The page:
Britain Back from the Brink of Socialism (For Now)

Well, that was a surprise.

As I outlined in my pre-election article, everyone in British politics, including those in government, assumed from the polls that the British General Election would end in a dead heat, likely resulting in a Labour minority government backed up by the Scottish National Party (SNP). Not only did the pollsters say that; the betting markets did too.

How wrong we all were. The Conservatives were returned with an overall majority, Labour was wiped out by the SNP in Scotland, and the Liberal Democrats (the Conservatives’ coalition partner) collapsed across the country.

So what happened? Pollsters like Lord Ashcroft have ruled out a late swing to the Conservatives, so the comforting idea, for us classical liberals, that people reached for their ballot paper and realized they couldn’t vote for a socialist government seems not to be the case. And it certainly wasn’t the case in Scotland, where the avowedly leftist SNP swept the board.

The currently accepted explanation amongst pollsters is the phenomenon of “shy Tories” — people who were always going to vote Conservative but would not admit it openly. There appears to be some evidence for this in the difference between the large exit poll, which came closer to the actual result than the pre-election polls, and the re-poll of online panelists after they voted.

In other words, people gladly acknowledged they had voted conservative in the anonymous exit poll, but returned to dissembling when back at their computers. (The pollsters, it should be noted, got most of the other vote shares about right.)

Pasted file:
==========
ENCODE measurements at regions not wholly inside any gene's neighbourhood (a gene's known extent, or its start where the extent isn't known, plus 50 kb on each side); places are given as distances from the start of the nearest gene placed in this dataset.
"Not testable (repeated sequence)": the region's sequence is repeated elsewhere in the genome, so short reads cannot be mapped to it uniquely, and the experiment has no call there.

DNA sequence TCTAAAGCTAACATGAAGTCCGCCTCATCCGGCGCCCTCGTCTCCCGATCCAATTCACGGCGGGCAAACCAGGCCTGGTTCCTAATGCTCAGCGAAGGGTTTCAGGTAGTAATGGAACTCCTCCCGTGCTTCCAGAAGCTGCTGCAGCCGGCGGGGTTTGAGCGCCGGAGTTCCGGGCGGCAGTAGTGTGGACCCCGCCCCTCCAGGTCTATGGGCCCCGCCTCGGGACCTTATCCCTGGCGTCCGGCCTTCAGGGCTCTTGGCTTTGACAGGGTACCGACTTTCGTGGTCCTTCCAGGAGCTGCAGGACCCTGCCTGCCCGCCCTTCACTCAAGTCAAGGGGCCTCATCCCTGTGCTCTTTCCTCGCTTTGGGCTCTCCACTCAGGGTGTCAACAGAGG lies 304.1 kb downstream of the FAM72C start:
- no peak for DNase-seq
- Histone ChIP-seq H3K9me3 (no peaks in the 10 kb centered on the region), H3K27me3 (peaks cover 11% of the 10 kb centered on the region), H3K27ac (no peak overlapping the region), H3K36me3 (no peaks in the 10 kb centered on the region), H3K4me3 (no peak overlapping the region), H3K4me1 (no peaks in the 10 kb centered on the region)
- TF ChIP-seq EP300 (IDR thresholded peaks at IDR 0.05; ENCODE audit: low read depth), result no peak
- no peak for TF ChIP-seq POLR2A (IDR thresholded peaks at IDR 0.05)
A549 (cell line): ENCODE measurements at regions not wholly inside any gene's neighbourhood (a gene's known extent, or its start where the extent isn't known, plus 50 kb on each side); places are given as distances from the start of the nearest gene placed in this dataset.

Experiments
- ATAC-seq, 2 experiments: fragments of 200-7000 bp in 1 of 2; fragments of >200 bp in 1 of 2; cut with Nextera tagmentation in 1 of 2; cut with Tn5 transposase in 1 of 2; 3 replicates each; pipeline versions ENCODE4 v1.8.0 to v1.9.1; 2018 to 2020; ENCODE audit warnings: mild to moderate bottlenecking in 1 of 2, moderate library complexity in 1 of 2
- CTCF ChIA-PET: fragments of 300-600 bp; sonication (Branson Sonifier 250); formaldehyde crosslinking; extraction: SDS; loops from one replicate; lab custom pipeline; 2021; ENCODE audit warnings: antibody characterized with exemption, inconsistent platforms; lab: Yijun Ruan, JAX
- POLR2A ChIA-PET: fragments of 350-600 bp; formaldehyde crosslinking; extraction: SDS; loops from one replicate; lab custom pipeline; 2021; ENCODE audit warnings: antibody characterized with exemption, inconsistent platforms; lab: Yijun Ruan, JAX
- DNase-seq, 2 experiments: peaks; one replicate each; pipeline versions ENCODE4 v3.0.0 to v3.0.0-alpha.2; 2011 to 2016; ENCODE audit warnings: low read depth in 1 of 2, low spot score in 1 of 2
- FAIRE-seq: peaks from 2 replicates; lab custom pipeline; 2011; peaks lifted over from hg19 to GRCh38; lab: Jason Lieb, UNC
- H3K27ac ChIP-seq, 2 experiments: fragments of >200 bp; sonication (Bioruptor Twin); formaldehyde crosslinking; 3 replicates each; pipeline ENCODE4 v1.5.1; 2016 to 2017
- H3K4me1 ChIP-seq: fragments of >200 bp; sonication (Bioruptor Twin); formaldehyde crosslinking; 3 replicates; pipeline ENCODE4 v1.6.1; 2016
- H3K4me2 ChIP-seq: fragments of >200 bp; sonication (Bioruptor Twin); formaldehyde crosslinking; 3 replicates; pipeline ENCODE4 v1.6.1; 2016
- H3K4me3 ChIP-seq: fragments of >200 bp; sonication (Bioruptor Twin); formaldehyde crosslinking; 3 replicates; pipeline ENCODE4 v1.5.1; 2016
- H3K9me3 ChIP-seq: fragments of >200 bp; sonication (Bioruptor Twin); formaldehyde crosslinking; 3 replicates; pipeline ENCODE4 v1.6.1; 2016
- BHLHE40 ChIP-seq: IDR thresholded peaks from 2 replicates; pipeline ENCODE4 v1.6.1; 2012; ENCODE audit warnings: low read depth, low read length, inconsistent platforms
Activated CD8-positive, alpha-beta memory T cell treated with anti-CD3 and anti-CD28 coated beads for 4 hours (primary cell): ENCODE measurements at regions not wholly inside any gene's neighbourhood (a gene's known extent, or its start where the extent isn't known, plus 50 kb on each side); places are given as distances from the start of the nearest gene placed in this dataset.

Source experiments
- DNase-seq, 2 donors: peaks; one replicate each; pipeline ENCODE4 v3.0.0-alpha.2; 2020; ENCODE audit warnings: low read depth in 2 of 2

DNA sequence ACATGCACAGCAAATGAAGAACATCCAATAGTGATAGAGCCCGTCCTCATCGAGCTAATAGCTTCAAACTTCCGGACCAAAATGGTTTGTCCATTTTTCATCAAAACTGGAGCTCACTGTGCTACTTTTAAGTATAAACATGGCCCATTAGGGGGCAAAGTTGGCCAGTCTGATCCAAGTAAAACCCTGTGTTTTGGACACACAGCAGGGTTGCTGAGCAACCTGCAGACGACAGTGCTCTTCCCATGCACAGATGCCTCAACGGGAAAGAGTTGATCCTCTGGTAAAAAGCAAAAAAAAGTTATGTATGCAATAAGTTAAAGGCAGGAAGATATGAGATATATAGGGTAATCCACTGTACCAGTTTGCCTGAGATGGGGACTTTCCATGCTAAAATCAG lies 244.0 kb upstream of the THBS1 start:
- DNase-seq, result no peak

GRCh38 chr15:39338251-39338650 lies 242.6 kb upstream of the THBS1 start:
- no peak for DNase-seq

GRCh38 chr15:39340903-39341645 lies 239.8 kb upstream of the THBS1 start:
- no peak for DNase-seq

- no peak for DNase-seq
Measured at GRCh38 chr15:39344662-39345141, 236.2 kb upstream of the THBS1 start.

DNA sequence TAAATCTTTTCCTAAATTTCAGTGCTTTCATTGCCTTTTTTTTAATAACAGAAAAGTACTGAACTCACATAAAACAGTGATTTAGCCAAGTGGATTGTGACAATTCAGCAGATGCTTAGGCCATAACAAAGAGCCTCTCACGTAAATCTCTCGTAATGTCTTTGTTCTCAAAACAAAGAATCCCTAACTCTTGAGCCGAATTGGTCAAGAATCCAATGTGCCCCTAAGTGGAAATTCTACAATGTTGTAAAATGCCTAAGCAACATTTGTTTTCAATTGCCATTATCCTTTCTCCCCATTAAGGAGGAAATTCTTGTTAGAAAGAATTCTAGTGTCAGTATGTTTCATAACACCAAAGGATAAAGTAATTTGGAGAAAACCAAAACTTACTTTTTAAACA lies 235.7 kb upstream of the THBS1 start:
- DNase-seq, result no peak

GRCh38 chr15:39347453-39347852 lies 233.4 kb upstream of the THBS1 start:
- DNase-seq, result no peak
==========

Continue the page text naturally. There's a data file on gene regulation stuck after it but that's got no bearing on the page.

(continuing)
If this is the case, then it says something disturbing about the state of liberal philosophy in the UK, which backs up my pre-election analysis. People vote for the more economically liberal parties, but are not comfortable talking about it. This also underscores my point about business leaders having withdrawn from the philosophical debate and the need for them to return. Making the case for free enterprise is too important to be left to politicians.

Another explanation, which at least one pollster has suggested, is the “lazy left” — younger left-wing voters who failed to turn out in the numbers projected in pre-election polls. Yet, this seems highly unlikely in a very tight election where every vote counts — indeed, turnout was up overall. It is, however, a worrying possibility, suggesting the UK’s return to socialism is only one charismatic leader away. All the left needs is someone who can motivate this vote to turn out.

Still, whatever the reason, the Conservatives won, with a slim majority. What will they do now that classical liberals can celebrate — or worry about?

Two large scale projects loom large on the agenda. The first is renegotiation of the European Union treaties to get a “better deal” for Britain – which should mean less regulation and pan-European utopianism. Renegotiation would also require constraints on immigration.